What Will Become of the Scalpel?
Jody A. Charnow
Two articles in this issue report on outcomes in patients who underwent holmium laser enucleation for enlarged prostates, called HoLEP for short.
A front-page piece describes a study showing that the laser procedure, even when performed on an outpatient basis, is safe and feasible and associated with good outcomes. In the other article, researchers present evidence that HoLEP is associated with two-year urinary outcomes equivalent to that of the gold standard procedure, transurethral resection of the prostate (TURP).
Both reports got me wondering about the various minimally invasive alternatives to conventional surgery with knives, and whether they could eventually make such surgery a relatively uncommon event in the treatment of urologic diseases such as BPH and prostate and renal cancer. Much depends, I suppose, on whether the outcomes of these new technologies have a long-term durability as least comparable to that of surgical resection.
At the last annual meeting of the American Urological Association, investigators reported that photoselective vaporization of the prostate with the potassium-titanyl-phosphate laser improves urinary outcomes as well as TURP at 12 months.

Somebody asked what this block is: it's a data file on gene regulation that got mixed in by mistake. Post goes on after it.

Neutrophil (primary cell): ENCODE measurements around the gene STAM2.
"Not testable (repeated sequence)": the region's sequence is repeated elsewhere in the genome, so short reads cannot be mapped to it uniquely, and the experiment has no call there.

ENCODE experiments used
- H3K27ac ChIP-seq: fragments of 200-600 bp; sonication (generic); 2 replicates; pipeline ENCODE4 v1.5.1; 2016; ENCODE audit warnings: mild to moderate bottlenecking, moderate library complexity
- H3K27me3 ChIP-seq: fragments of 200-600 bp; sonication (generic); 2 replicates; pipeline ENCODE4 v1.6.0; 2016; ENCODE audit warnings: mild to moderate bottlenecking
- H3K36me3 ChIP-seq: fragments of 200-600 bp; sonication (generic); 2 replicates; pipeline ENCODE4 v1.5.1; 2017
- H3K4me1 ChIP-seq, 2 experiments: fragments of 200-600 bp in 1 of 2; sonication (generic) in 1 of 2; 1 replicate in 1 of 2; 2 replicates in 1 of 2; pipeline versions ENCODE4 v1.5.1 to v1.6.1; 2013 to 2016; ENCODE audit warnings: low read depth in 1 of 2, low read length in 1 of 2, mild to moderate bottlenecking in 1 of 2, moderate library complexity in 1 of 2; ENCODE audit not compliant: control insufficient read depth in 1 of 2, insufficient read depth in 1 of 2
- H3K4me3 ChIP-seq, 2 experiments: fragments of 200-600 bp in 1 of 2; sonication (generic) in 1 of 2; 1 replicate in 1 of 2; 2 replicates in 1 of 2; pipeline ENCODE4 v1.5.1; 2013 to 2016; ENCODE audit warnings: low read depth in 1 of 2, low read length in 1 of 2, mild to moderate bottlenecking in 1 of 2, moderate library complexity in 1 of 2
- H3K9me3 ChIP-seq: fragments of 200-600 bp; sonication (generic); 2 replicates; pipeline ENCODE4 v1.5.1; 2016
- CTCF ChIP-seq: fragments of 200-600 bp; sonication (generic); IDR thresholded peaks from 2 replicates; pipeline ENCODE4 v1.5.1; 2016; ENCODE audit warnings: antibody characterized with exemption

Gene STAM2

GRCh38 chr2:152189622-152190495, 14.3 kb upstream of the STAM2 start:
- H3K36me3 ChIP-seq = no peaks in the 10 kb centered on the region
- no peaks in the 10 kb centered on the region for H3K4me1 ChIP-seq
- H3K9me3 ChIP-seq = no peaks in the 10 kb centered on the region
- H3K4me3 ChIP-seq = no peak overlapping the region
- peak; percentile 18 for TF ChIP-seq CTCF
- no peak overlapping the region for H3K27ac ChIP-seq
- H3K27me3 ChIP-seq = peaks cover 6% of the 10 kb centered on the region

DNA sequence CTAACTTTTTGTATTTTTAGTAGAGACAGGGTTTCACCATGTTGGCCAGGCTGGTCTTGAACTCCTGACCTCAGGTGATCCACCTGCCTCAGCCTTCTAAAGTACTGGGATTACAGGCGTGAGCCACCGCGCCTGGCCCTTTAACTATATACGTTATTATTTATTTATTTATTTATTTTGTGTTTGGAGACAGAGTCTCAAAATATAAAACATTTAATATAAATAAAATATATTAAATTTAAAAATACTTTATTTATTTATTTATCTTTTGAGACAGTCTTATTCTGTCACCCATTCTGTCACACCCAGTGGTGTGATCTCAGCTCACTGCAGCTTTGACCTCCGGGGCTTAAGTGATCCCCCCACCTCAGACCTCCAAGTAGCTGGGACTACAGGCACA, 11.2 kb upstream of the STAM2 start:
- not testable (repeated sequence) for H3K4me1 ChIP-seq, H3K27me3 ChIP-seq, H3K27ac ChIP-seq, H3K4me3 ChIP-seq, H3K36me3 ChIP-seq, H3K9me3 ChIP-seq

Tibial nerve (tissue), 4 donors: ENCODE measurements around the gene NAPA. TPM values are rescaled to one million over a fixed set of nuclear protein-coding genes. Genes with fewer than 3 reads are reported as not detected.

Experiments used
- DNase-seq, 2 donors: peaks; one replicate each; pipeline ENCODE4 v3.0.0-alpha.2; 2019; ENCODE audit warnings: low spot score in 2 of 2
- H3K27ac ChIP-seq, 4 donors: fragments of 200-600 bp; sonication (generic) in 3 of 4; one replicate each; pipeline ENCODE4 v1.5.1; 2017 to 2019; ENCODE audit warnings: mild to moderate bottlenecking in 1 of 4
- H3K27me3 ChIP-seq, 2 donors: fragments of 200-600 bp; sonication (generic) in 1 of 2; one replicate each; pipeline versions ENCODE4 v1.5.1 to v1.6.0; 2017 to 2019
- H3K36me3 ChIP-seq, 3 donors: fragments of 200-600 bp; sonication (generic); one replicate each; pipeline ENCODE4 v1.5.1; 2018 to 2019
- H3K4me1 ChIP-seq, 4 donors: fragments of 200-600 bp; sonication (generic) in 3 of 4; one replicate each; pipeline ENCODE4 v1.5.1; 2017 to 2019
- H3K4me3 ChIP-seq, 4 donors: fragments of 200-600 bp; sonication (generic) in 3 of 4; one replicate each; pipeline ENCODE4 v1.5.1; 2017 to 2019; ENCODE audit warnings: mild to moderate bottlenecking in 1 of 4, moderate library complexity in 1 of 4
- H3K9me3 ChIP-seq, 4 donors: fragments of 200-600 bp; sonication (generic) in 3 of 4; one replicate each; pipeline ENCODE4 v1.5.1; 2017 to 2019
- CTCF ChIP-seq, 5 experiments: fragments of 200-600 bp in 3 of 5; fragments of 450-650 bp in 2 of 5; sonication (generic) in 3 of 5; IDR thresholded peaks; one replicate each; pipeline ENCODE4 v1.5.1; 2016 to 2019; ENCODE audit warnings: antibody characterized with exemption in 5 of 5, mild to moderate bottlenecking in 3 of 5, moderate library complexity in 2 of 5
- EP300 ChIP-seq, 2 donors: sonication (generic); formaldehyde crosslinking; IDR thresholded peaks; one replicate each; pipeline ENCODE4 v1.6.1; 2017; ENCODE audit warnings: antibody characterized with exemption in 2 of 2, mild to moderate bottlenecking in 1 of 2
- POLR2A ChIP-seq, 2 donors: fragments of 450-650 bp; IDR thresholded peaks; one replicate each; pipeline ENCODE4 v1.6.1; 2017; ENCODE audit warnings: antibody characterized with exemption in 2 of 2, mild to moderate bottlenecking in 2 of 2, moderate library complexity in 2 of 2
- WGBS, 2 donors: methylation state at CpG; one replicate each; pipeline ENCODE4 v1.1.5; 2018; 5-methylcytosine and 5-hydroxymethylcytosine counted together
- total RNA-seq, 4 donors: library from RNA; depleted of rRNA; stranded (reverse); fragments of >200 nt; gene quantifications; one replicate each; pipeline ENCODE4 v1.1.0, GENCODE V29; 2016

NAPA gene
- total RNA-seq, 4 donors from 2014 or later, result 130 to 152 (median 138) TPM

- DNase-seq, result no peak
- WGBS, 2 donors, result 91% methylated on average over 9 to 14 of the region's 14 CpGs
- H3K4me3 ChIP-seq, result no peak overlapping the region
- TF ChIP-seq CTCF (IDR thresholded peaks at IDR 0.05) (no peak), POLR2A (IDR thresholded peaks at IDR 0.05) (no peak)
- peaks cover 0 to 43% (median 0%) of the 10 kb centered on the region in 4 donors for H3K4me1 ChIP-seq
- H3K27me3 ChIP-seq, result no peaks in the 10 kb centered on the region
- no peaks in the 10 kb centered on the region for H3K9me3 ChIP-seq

Researchers also reported promising results with other potential minimally invasive alternatives to open surgery. These include microwave therapy for enlarged prostates, cryotherapy for prostate tumors, and radiofrequency ablation and cryotherapy for renal tumors. At least in the short term in selected patients, these treatments have been shown to reduce operative complications and hospital stays compared with open surgery, and to have outcomes considered good enough for researchers to conclude that they may offer alternatives to surgical resection.
Continued development of minimally invasive procedures is only one trend that may reduce the number of open surgeries. For example, new approaches such as gene therapy and antibody-guided treatments could tilt the management of some urinary diseases toward medical rather than surgical treatment.
Additionally, growing evidence suggests that low-risk prostate cancer and even some kidney cancers are being overtreated, and that expectant management may be appropriate for many men with selected low-risk malignancies. If urologists embrace this approach, they may be performing a lot fewer operations in general.
Like technologies of all sorts, minimally invasive surgical approaches will evolve and become safer and easier to use, and perhaps achieve better and better outcomes. Consequently, urologists may be more likely to be wielding fiber optics and probes than scalpels in the not-too-distant future.